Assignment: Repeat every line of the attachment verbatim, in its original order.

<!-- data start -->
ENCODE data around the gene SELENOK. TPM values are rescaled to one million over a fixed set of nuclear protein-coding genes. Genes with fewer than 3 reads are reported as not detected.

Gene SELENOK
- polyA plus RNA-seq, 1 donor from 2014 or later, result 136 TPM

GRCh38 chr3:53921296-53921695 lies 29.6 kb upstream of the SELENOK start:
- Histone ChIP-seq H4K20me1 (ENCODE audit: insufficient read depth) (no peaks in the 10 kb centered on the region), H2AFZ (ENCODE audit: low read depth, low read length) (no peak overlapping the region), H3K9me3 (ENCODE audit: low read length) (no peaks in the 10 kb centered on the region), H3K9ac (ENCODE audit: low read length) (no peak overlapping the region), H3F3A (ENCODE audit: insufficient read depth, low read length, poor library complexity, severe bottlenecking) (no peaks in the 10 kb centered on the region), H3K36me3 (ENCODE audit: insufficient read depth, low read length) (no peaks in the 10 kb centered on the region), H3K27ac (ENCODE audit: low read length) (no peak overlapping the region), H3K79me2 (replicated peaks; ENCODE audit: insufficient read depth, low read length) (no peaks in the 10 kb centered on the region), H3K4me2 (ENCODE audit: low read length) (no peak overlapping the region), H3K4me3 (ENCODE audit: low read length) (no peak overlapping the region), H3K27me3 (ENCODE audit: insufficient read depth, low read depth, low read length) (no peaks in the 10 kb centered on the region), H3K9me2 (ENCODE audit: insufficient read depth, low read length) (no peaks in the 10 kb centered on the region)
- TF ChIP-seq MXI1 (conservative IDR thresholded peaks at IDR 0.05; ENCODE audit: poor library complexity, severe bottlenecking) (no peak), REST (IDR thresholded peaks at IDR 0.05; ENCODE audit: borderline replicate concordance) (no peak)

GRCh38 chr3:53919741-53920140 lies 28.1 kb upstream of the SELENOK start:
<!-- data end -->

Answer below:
ENCODE data around the gene SELENOK. TPM values are rescaled to one million over a fixed set of nuclear protein-coding genes. Genes with fewer than 3 reads are reported as not detected.

Gene SELENOK
- polyA plus RNA-seq, 1 donor from 2014 or later, result 136 TPM

GRCh38 chr3:53921296-53921695 lies 29.6 kb upstream of the SELENOK start:
- Histone ChIP-seq H4K20me1 (ENCODE audit: insufficient read depth) (no peaks in the 10 kb centered on the region), H2AFZ (ENCODE audit: low read depth, low read length) (no peak overlapping the region), H3K9me3 (ENCODE audit: low read length) (no peaks in the 10 kb centered on the region), H3K9ac (ENCODE audit: low read length) (no peak overlapping the region), H3F3A (ENCODE audit: insufficient read depth, low read length, poor library complexity, severe bottlenecking) (no peaks in the 10 kb centered on the region), H3K36me3 (ENCODE audit: insufficient read depth, low read length) (no peaks in the 10 kb centered on the region), H3K27ac (ENCODE audit: low read length) (no peak overlapping the region), H3K79me2 (replicated peaks; ENCODE audit: insufficient read depth, low read length) (no peaks in the 10 kb centered on the region), H3K4me2 (ENCODE audit: low read length) (no peak overlapping the region), H3K4me3 (ENCODE audit: low read length) (no peak overlapping the region), H3K27me3 (ENCODE audit: insufficient read depth, low read depth, low read length) (no peaks in the 10 kb centered on the region), H3K9me2 (ENCODE audit: insufficient read depth, low read length) (no peaks in the 10 kb centered on the region)
- TF ChIP-seq MXI1 (conservative IDR thresholded peaks at IDR 0.05; ENCODE audit: poor library complexity, severe bottlenecking) (no peak), REST (IDR thresholded peaks at IDR 0.05; ENCODE audit: borderline replicate concordance) (no peak)

GRCh38 chr3:53919741-53920140 lies 28.1 kb upstream of the SELENOK start: